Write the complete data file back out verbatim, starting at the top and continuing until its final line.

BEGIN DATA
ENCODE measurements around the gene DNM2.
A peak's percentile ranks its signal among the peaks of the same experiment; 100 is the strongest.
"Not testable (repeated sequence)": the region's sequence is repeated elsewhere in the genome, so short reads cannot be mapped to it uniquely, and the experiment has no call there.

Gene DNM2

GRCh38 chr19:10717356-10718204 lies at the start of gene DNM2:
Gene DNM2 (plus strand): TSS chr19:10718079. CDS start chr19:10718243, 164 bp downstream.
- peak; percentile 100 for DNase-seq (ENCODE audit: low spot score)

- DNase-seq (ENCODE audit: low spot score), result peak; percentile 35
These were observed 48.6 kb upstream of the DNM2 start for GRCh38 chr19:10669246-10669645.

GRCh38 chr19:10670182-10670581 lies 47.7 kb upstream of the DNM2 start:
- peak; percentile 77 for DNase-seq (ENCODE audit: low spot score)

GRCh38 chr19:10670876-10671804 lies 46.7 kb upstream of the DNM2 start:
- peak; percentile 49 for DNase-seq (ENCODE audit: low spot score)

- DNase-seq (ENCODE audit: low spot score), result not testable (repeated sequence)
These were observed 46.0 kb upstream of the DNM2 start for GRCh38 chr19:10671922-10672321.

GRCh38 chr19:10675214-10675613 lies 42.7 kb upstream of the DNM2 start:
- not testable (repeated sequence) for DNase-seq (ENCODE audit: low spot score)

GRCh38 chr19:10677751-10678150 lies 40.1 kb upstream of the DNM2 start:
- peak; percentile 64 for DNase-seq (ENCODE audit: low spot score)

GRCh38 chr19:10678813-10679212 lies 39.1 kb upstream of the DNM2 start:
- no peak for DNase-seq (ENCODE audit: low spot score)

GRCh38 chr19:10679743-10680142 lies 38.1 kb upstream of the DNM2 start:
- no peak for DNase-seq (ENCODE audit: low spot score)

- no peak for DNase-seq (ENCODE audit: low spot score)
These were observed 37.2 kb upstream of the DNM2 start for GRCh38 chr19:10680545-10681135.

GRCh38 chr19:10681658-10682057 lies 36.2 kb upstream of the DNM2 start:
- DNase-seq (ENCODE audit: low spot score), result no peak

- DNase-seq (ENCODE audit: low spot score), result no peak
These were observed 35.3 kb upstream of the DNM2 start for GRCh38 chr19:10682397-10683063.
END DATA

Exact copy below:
ENCODE measurements around the gene DNM2.
A peak's percentile ranks its signal among the peaks of the same experiment; 100 is the strongest.
"Not testable (repeated sequence)": the region's sequence is repeated elsewhere in the genome, so short reads cannot be mapped to it uniquely, and the experiment has no call there.

Gene DNM2

GRCh38 chr19:10717356-10718204 lies at the start of gene DNM2:
Gene DNM2 (plus strand): TSS chr19:10718079. CDS start chr19:10718243, 164 bp downstream.
- peak; percentile 100 for DNase-seq (ENCODE audit: low spot score)

- DNase-seq (ENCODE audit: low spot score), result peak; percentile 35
These were observed 48.6 kb upstream of the DNM2 start for GRCh38 chr19:10669246-10669645.

GRCh38 chr19:10670182-10670581 lies 47.7 kb upstream of the DNM2 start:
- peak; percentile 77 for DNase-seq (ENCODE audit: low spot score)

GRCh38 chr19:10670876-10671804 lies 46.7 kb upstream of the DNM2 start:
- peak; percentile 49 for DNase-seq (ENCODE audit: low spot score)

- DNase-seq (ENCODE audit: low spot score), result not testable (repeated sequence)
These were observed 46.0 kb upstream of the DNM2 start for GRCh38 chr19:10671922-10672321.

GRCh38 chr19:10675214-10675613 lies 42.7 kb upstream of the DNM2 start:
- not testable (repeated sequence) for DNase-seq (ENCODE audit: low spot score)

GRCh38 chr19:10677751-10678150 lies 40.1 kb upstream of the DNM2 start:
- peak; percentile 64 for DNase-seq (ENCODE audit: low spot score)

GRCh38 chr19:10678813-10679212 lies 39.1 kb upstream of the DNM2 start:
- no peak for DNase-seq (ENCODE audit: low spot score)

GRCh38 chr19:10679743-10680142 lies 38.1 kb upstream of the DNM2 start:
- no peak for DNase-seq (ENCODE audit: low spot score)

- no peak for DNase-seq (ENCODE audit: low spot score)
These were observed 37.2 kb upstream of the DNM2 start for GRCh38 chr19:10680545-10681135.

GRCh38 chr19:10681658-10682057 lies 36.2 kb upstream of the DNM2 start:
- DNase-seq (ENCODE audit: low spot score), result no peak

- DNase-seq (ENCODE audit: low spot score), result no peak
These were observed 35.3 kb upstream of the DNM2 start for GRCh38 chr19:10682397-10683063.